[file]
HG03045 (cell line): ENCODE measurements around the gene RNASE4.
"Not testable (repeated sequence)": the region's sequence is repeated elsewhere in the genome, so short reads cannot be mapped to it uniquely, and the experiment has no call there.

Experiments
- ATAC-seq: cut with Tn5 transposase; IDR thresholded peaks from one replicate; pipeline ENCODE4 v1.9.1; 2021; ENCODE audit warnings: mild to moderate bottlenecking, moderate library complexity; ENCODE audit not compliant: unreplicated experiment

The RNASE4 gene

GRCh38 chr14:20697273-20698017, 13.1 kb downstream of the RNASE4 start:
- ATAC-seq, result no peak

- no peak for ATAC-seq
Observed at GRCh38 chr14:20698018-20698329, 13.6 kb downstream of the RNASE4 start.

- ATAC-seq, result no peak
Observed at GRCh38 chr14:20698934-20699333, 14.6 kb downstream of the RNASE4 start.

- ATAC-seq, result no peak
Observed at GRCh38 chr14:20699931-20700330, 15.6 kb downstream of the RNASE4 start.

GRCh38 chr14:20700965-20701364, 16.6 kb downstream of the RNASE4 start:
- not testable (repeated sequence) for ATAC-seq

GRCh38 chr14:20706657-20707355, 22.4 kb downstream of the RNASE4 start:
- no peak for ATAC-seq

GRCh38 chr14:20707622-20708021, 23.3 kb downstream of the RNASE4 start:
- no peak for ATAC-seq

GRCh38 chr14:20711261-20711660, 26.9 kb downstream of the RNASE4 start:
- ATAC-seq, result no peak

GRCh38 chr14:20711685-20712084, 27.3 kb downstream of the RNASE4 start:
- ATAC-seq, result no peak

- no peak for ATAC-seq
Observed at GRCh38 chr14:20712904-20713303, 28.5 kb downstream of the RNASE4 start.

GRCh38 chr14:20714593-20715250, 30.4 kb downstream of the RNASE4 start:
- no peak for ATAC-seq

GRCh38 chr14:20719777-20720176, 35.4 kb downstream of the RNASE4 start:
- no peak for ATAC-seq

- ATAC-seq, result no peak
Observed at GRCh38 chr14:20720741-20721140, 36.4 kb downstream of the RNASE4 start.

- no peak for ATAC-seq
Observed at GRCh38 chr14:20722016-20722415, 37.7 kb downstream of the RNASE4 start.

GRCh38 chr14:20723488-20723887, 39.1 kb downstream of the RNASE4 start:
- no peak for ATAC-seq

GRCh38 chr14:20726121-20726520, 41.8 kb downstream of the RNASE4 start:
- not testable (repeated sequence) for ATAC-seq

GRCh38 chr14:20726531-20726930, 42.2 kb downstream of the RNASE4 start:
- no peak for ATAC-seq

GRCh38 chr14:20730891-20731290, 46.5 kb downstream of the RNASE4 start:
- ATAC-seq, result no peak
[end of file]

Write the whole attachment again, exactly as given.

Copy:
HG03045 (cell line): ENCODE measurements around the gene RNASE4.
"Not testable (repeated sequence)": the region's sequence is repeated elsewhere in the genome, so short reads cannot be mapped to it uniquely, and the experiment has no call there.

Experiments
- ATAC-seq: cut with Tn5 transposase; IDR thresholded peaks from one replicate; pipeline ENCODE4 v1.9.1; 2021; ENCODE audit warnings: mild to moderate bottlenecking, moderate library complexity; ENCODE audit not compliant: unreplicated experiment

The RNASE4 gene

GRCh38 chr14:20697273-20698017, 13.1 kb downstream of the RNASE4 start:
- ATAC-seq, result no peak

- no peak for ATAC-seq
Observed at GRCh38 chr14:20698018-20698329, 13.6 kb downstream of the RNASE4 start.

- ATAC-seq, result no peak
Observed at GRCh38 chr14:20698934-20699333, 14.6 kb downstream of the RNASE4 start.

- ATAC-seq, result no peak
Observed at GRCh38 chr14:20699931-20700330, 15.6 kb downstream of the RNASE4 start.

GRCh38 chr14:20700965-20701364, 16.6 kb downstream of the RNASE4 start:
- not testable (repeated sequence) for ATAC-seq

GRCh38 chr14:20706657-20707355, 22.4 kb downstream of the RNASE4 start:
- no peak for ATAC-seq

GRCh38 chr14:20707622-20708021, 23.3 kb downstream of the RNASE4 start:
- no peak for ATAC-seq

GRCh38 chr14:20711261-20711660, 26.9 kb downstream of the RNASE4 start:
- ATAC-seq, result no peak

GRCh38 chr14:20711685-20712084, 27.3 kb downstream of the RNASE4 start:
- ATAC-seq, result no peak

- no peak for ATAC-seq
Observed at GRCh38 chr14:20712904-20713303, 28.5 kb downstream of the RNASE4 start.

GRCh38 chr14:20714593-20715250, 30.4 kb downstream of the RNASE4 start:
- no peak for ATAC-seq

GRCh38 chr14:20719777-20720176, 35.4 kb downstream of the RNASE4 start:
- no peak for ATAC-seq

- ATAC-seq, result no peak
Observed at GRCh38 chr14:20720741-20721140, 36.4 kb downstream of the RNASE4 start.

- no peak for ATAC-seq
Observed at GRCh38 chr14:20722016-20722415, 37.7 kb downstream of the RNASE4 start.

GRCh38 chr14:20723488-20723887, 39.1 kb downstream of the RNASE4 start:
- no peak for ATAC-seq

GRCh38 chr14:20726121-20726520, 41.8 kb downstream of the RNASE4 start:
- not testable (repeated sequence) for ATAC-seq

GRCh38 chr14:20726531-20726930, 42.2 kb downstream of the RNASE4 start:
- no peak for ATAC-seq

GRCh38 chr14:20730891-20731290, 46.5 kb downstream of the RNASE4 start:
- ATAC-seq, result no peak